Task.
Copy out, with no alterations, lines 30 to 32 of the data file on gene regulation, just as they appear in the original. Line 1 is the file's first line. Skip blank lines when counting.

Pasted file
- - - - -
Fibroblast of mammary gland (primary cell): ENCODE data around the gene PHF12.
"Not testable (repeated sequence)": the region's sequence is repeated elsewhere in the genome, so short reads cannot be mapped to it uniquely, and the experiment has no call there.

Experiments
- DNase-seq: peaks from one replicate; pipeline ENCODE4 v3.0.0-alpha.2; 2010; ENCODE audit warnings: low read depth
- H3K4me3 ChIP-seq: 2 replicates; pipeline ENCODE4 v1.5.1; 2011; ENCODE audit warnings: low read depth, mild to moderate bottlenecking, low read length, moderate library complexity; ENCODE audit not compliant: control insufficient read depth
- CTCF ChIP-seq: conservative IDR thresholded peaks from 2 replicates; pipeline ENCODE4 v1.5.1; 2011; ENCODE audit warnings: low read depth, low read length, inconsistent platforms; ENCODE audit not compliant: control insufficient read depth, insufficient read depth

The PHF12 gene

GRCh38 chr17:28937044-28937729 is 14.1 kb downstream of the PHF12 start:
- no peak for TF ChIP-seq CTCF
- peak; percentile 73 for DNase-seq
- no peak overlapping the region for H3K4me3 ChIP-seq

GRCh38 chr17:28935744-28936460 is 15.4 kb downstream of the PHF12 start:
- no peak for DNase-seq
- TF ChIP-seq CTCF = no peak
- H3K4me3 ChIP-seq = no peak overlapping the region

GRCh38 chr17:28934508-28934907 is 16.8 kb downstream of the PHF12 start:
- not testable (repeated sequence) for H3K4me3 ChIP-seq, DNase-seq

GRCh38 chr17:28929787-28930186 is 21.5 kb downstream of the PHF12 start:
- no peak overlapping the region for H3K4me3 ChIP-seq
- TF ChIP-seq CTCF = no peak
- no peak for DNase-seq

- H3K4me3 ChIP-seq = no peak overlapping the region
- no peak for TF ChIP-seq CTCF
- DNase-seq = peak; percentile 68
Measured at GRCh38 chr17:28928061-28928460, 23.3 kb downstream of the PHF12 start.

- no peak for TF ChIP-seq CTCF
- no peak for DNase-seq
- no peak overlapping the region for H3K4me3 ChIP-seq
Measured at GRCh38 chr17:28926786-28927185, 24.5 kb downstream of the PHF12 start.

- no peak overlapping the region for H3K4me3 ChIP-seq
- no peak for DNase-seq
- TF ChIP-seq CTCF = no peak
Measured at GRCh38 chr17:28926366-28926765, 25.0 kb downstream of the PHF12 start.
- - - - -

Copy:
- no peak overlapping the region for H3K4me3 ChIP-seq
- no peak for DNase-seq
- TF ChIP-seq CTCF = no peak